World Bank Building in DC
World Bank approves US$95 million to Malawi for commercial agriculture

WASHINGTON-(MaraviPost)– In a bid to boost the quality and quantity of various agricultural products for domestic and export markets, the World Bank on Monday, approved US$95 million to Malawi government agriculture commercialization.

Dubbed as Agriculture Commercialization Project (AGCOM), the initiative is expected to support 70,000 farmers and 300 producer organizations.

In a press statement made available to The Maravi Post, the Bank says the project will create a conducive environment for farmers and agro-businesses to operate.

The project will also support last-mile infrastructure, such as feeder roads, electricity, and support to agro-business reforms and strengthening the warehouse receipt system in Malawi.

Beneficiaries of the project are various value chain actors, including producers (farmers and farmer producer organizations), buyers (processors, retailers, exporters, and aggregators), and financial institutions that will be lending to the agribusiness sector in the country.

A major activity of the project will be to help establish productive alliances between producer organizations (POs), other value chain actors and product off-takers.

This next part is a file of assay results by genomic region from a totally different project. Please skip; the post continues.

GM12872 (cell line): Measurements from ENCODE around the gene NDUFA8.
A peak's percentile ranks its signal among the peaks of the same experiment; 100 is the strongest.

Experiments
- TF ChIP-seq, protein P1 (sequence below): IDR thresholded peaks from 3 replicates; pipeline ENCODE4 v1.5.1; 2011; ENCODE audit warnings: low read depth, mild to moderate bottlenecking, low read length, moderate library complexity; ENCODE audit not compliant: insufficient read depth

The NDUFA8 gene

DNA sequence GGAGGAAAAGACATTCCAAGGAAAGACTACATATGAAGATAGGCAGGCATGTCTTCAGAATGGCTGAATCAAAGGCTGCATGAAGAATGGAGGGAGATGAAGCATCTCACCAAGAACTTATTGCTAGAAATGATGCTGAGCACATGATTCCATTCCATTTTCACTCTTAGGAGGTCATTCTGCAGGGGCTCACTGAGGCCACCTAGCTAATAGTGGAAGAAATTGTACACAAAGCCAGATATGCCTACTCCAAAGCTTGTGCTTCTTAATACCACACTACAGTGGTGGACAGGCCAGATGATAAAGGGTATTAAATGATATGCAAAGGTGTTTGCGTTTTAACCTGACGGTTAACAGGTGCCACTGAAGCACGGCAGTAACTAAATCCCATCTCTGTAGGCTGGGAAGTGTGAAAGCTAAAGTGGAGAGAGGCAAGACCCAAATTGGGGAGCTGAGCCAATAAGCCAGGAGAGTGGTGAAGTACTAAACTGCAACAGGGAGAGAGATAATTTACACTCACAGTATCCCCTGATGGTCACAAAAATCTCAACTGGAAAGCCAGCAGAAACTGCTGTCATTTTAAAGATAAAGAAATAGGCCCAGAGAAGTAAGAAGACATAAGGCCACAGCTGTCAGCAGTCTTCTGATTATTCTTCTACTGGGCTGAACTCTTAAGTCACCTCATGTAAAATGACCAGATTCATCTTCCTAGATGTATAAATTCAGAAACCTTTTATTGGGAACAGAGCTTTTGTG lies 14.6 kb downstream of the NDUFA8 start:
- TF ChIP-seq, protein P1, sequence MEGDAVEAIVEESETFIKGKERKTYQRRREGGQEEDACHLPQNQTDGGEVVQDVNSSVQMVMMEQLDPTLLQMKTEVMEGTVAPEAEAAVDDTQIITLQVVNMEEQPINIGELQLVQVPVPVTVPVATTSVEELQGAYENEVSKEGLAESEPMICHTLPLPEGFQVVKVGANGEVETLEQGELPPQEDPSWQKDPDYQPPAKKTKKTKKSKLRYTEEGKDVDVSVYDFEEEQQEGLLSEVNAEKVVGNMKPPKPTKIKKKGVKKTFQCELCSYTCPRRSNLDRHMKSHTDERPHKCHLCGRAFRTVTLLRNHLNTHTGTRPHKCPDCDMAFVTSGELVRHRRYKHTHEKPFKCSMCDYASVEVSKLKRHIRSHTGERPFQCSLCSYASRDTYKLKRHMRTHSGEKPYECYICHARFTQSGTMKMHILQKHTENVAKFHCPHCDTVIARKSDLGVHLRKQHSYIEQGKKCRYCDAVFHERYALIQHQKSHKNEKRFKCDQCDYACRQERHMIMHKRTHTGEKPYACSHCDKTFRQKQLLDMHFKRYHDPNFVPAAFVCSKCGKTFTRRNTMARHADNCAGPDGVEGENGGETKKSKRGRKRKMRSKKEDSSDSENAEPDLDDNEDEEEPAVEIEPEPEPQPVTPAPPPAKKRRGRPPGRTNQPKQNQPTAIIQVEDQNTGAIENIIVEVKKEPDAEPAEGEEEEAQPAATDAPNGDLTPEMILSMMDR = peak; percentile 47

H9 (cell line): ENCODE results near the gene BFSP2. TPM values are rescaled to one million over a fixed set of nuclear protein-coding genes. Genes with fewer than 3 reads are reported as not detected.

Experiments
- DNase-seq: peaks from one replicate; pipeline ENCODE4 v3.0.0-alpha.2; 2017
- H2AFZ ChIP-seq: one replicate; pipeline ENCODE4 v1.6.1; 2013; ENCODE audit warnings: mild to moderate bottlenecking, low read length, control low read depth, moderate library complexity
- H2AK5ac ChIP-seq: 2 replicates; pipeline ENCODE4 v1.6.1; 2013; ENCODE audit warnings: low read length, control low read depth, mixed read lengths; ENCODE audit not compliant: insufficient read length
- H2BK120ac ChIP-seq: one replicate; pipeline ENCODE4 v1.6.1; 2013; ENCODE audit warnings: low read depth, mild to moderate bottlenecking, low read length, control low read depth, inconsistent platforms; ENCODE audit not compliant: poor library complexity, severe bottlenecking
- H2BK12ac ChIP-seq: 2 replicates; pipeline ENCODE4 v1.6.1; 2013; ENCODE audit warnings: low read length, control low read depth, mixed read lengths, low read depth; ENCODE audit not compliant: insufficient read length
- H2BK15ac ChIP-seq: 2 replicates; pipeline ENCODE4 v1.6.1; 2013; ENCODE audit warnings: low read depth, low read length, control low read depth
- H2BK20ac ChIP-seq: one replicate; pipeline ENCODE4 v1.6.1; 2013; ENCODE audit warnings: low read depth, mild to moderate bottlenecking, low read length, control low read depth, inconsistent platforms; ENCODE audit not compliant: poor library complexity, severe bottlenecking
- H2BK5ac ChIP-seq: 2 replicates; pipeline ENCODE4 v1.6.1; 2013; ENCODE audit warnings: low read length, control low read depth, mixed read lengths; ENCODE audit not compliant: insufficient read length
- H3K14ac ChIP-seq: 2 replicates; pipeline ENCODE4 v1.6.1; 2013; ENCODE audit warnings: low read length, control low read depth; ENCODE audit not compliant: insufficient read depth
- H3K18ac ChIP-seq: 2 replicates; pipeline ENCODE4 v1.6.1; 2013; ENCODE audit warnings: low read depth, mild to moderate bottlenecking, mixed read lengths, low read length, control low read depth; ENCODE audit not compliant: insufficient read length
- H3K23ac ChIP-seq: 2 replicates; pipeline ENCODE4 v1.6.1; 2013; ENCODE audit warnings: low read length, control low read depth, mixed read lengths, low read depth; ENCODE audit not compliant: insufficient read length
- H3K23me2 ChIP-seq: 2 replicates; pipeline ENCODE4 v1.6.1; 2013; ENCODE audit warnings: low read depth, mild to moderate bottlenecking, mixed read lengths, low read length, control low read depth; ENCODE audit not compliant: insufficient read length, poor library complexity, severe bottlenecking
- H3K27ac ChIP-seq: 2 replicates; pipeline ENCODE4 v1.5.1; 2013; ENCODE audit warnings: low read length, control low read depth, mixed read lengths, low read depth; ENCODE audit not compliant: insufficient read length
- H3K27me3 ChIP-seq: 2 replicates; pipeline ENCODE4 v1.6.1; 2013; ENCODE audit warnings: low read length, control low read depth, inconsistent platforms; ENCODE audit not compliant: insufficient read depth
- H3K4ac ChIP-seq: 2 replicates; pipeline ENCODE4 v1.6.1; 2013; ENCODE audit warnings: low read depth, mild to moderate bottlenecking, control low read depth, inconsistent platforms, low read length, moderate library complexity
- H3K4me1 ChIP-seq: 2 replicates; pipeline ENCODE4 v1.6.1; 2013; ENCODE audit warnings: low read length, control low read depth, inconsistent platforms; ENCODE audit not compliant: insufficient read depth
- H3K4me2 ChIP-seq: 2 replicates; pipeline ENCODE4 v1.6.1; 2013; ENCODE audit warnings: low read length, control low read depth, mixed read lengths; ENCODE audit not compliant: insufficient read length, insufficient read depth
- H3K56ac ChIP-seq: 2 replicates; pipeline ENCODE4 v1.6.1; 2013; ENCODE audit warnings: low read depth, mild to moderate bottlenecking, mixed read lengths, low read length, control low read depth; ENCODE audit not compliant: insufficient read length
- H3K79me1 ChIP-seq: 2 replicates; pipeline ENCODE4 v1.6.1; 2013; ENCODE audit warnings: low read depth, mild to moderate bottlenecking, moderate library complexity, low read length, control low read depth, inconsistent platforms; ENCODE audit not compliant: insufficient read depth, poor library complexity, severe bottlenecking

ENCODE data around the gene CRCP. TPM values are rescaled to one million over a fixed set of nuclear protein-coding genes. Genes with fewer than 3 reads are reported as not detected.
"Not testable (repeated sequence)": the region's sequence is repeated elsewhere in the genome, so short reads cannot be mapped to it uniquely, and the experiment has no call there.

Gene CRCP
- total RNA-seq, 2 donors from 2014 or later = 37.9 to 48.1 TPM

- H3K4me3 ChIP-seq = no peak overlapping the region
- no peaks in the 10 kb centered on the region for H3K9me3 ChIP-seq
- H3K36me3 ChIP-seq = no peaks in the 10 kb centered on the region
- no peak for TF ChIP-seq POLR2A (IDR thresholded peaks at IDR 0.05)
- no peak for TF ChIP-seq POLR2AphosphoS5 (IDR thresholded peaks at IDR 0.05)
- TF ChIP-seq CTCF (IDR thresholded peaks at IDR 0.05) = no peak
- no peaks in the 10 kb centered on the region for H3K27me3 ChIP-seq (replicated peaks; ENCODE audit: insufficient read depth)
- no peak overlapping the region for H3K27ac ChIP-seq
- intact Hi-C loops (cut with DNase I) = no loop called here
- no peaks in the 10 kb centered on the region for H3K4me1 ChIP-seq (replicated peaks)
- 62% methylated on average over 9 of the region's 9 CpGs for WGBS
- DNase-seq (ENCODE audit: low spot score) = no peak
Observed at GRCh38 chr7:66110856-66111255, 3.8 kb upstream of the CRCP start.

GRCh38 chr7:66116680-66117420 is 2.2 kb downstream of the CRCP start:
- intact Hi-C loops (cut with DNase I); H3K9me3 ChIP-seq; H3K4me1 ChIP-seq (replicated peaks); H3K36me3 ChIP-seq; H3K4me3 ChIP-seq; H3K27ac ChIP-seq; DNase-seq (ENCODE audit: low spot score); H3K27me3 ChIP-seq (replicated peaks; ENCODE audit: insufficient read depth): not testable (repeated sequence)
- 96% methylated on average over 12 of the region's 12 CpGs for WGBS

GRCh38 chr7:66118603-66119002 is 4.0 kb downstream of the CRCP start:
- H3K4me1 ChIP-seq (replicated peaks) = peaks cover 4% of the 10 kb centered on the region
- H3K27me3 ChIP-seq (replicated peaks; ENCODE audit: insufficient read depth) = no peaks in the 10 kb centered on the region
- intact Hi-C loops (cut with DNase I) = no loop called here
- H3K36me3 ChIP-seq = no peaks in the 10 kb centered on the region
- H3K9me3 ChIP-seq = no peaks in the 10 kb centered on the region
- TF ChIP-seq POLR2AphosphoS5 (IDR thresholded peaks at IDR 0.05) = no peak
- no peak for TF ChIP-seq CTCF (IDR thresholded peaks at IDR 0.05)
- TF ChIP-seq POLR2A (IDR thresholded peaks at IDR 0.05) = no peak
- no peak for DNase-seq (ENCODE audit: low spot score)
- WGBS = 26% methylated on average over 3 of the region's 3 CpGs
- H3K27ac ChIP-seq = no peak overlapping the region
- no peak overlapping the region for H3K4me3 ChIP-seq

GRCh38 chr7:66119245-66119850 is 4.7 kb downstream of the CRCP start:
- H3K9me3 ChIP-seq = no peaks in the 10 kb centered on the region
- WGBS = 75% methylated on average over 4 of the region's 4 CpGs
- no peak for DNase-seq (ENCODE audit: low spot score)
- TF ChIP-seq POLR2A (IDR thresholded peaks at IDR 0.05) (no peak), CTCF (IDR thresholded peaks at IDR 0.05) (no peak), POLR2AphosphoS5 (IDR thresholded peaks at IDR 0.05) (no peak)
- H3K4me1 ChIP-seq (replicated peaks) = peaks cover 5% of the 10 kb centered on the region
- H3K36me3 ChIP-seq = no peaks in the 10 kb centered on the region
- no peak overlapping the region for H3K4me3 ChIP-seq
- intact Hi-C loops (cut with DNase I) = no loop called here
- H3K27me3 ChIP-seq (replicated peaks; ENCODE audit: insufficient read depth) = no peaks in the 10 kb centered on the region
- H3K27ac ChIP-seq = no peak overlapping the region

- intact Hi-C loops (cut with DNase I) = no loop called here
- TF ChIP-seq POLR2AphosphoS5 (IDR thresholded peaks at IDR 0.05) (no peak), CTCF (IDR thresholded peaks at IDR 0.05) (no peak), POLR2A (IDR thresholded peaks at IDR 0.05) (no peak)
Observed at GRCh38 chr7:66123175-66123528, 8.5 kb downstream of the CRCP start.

The capacity of the POs and other value chain actors, will be built through such ways as technical assistance and matching grants to produce the quality and quantity required by the identified off-takers, and strengthen the POs to meet market required standards and norms.

AGCOM will also support the creation of business enabling services by improving access to finance, standards and certification, and trade facilitation.

The project, whose funding is from the World Bank’s International Development Association (IDA), is expected to close in 2023.

It will be implemented under the joint leadership of the Ministry of Agriculture, Irrigation and Water Development and the Ministry of Industry, Trade and Tourism.

Mwumvaneza, World Bank Task Team Leader for AGCOM says initiative will ensure that youth and women are well represented in its interventions, and will have national coverage.

“We expect this project to catalyze and strengthen the role of commercial agriculture, in turning around Malawi’s economic fortunes. The project will help develop Malawi’s productive base of farm and agribusiness products, to foster export competitiveness and economic empowerment,” said Mwumvaneza.

The World Bank’s International Development Association (IDA), established in 1960, and helps the world’s developing countries, by providing grants and low to zero-interest loans for projects and programs that boost economic growth, reduce poverty, and improve poor people’s lives.

IDA is one of the largest sources of assistance for the world’s 77 least developed countries, 39 of which are in Africa.

Resources from IDA bring positive change to the 1.3 billion people who live in IDA-supported countries.

Since 1960, IDA has supported development work in 112 countries. Annual commitments have averaged about $19 billion over the last three years, with about 50 percent going to Africa.

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